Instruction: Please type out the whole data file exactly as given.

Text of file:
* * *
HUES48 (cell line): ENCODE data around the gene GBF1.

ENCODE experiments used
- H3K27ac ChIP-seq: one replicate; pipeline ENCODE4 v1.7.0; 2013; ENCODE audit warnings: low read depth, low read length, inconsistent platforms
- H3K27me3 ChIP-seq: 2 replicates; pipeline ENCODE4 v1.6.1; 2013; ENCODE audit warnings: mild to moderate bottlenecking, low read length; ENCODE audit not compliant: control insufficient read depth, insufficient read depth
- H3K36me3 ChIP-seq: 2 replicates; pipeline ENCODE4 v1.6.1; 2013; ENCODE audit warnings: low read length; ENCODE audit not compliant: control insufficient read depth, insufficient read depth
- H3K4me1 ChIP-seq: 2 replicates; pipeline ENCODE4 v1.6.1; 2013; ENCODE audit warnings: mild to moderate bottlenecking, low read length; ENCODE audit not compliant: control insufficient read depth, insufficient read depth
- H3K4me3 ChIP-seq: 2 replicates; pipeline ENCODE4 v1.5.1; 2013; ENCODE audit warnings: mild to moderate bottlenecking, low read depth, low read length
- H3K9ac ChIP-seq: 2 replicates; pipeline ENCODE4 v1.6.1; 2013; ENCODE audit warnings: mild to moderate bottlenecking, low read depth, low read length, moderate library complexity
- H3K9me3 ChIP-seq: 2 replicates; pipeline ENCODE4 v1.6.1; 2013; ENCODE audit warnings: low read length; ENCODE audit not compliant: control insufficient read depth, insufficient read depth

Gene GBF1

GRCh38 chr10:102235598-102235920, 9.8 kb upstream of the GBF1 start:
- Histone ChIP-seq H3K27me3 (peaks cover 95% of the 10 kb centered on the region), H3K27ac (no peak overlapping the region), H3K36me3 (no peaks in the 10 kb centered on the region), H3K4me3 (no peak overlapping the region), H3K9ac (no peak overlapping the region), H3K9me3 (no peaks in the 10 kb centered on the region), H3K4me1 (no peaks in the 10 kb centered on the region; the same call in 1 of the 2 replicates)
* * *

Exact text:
HUES48 (cell line): ENCODE data around the gene GBF1.

ENCODE experiments used
- H3K27ac ChIP-seq: one replicate; pipeline ENCODE4 v1.7.0; 2013; ENCODE audit warnings: low read depth, low read length, inconsistent platforms
- H3K27me3 ChIP-seq: 2 replicates; pipeline ENCODE4 v1.6.1; 2013; ENCODE audit warnings: mild to moderate bottlenecking, low read length; ENCODE audit not compliant: control insufficient read depth, insufficient read depth
- H3K36me3 ChIP-seq: 2 replicates; pipeline ENCODE4 v1.6.1; 2013; ENCODE audit warnings: low read length; ENCODE audit not compliant: control insufficient read depth, insufficient read depth
- H3K4me1 ChIP-seq: 2 replicates; pipeline ENCODE4 v1.6.1; 2013; ENCODE audit warnings: mild to moderate bottlenecking, low read length; ENCODE audit not compliant: control insufficient read depth, insufficient read depth
- H3K4me3 ChIP-seq: 2 replicates; pipeline ENCODE4 v1.5.1; 2013; ENCODE audit warnings: mild to moderate bottlenecking, low read depth, low read length
- H3K9ac ChIP-seq: 2 replicates; pipeline ENCODE4 v1.6.1; 2013; ENCODE audit warnings: mild to moderate bottlenecking, low read depth, low read length, moderate library complexity
- H3K9me3 ChIP-seq: 2 replicates; pipeline ENCODE4 v1.6.1; 2013; ENCODE audit warnings: low read length; ENCODE audit not compliant: control insufficient read depth, insufficient read depth

Gene GBF1

GRCh38 chr10:102235598-102235920, 9.8 kb upstream of the GBF1 start:
- Histone ChIP-seq H3K27me3 (peaks cover 95% of the 10 kb centered on the region), H3K27ac (no peak overlapping the region), H3K36me3 (no peaks in the 10 kb centered on the region), H3K4me3 (no peak overlapping the region), H3K9ac (no peak overlapping the region), H3K9me3 (no peaks in the 10 kb centered on the region), H3K4me1 (no peaks in the 10 kb centered on the region; the same call in 1 of the 2 replicates)